gms | German Medical Science

67th Annual Meeting of the German Society of Neurosurgery (DGNC)
Joint Meeting with the Korean Neurosurgical Society (KNS)

German Society of Neurosurgery (DGNC)

12 - 15 June 2016, Frankfurt am Main

Mapping the language network using passive fMRI

Meeting Abstract

  • Miriam H. A. Bauer - Klinik für Neurochirurgie, Universitätsklinikum Marburg, Marburg, Germany; LMN Marburg, Klinik für Psychiatrie und Psychotherapie, Universitätsklinikum Marburg, Marburg, Germany; International Clinical Research Center, St. Anne‘s University Hospital, Brno, Czech Republic
  • Peer Herholz - LMN Marburg, Klinik für Psychiatrie und Psychotherapie, Universitätsklinikum Marburg, Marburg, Germany
  • Mirza Pojskic - Klinik für Neurochirurgie, Universitätsklinikum Marburg, Marburg, Germany
  • Barbara Carl - Klinik für Neurochirurgie, Universitätsklinikum Marburg, Marburg, Germany
  • Christopher Nimsky - Klinik für Neurochirurgie, Universitätsklinikum Marburg, Marburg, Germany

Deutsche Gesellschaft für Neurochirurgie. 67. Jahrestagung der Deutschen Gesellschaft für Neurochirurgie (DGNC), 1. Joint Meeting mit der Koreanischen Gesellschaft für Neurochirurgie (KNS). Frankfurt am Main, 12.-15.06.2016. Düsseldorf: German Medical Science GMS Publishing House; 2016. DocMI.15.03

doi: 10.3205/16dgnc321, urn:nbn:de:0183-16dgnc3213

Published: June 8, 2016

© 2016 Bauer et al.
This is an Open Access article distributed under the terms of the Creative Commons Attribution 4.0 License. See license information at



Objective: To preoperatively localize and intraoperatively visualize components of the language network, such as Broca’s and Wernicke’s area, typically functional MRI (fMRI) is performed using word generation tasks or semantic decision tasks. These active fMRI tasks are heavily dependent on the patient’s compliance and ability to perform the task in an adequate manner, which is often complicated due to cognitive impairment, language deficits or stress related to following surgery. Inadequate task performance thereby often leads to insufficient identification of language areas and adaption of surgical strategies to ensure neurological functions postoperatively.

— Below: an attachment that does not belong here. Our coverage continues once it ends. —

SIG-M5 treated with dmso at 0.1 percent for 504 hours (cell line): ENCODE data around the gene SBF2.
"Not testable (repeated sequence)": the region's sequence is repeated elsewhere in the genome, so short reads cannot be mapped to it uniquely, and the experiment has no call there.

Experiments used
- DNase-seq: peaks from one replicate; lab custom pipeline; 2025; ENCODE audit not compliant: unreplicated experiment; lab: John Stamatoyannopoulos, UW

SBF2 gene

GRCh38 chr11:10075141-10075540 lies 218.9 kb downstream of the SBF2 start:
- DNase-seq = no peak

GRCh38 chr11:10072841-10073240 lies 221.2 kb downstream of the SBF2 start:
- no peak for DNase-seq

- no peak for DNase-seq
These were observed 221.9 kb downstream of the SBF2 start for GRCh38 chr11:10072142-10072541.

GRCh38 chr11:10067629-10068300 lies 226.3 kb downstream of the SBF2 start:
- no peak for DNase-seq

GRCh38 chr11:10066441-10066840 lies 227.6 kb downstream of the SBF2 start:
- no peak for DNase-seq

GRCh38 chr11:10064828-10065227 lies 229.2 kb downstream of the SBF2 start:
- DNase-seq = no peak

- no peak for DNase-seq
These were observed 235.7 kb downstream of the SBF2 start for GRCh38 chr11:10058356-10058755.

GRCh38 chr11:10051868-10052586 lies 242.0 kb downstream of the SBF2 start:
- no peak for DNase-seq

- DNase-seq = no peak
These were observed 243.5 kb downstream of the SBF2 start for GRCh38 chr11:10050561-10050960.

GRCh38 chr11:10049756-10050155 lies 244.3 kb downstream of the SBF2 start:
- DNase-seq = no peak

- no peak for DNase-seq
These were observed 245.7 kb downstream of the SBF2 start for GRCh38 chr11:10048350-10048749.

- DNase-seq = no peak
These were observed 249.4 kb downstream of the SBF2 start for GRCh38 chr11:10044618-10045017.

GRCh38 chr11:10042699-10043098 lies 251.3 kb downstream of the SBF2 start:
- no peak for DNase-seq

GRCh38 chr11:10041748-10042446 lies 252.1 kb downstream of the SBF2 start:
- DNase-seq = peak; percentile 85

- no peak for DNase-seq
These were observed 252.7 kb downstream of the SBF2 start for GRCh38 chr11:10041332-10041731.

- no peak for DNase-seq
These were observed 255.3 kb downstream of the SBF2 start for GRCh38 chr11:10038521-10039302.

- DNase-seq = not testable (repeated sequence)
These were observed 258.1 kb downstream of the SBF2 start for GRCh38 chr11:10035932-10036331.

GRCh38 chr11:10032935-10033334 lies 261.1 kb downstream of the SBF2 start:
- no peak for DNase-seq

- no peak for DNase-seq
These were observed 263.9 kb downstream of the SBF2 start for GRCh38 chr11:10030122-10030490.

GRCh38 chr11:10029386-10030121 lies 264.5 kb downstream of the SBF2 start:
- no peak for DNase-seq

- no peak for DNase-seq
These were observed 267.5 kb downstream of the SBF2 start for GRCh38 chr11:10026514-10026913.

Method: To overcome this drawback we developed a passive fMRI paradigm for language network activation. The paradigm consists of a pseudo-randomized blocked design of auditory stimuli (sentences) and white noise. Patients only had to listen to the presented stimuli. To evaluate its ability to outline the language network in the clinical setting 3 patients (1: male, age 45, left handed; 2: female, age 53, right handed, 3: male, age 40, right handed) with gliomas close to the language areas within the left hemisphere underwent this 10 minute passive fMRI task at a 3T Trio MRI System (Siemens, Erlangen, Germany) using a T2* weighted echo planar imaging sequence. Analysis was performed using SPM12 including realignment, smoothing and analysis applying a general linear model. P<0.05 (family wise error corrected) was used as statistical threshold.

Results: Using the passive fMRI paradigm we were able to outline language network components such as Broca’s and Wernicke’s area besides further components such as Broca’s homologue in all 3 patients with cluster sizes of more than 200 voxels. Patient 1 revealed a right, patient 2 a left lateralized language network. Patient 3 (tumor recurrence) revealed right lateralized language components with less activation in the left hemisphere in comparison to the other patients. Word generation tasks thereby only outlined a plausible activation pattern in patient 3 with cluster size of 40 voxels visualizing Broca’s area.

Conclusions: Passive fMRI shows promising results for outlining language network components in patients with gliomas close to language areas. Further work will focus on optimization (efficiency and reliability) of the paradigm for integration in clinical practice.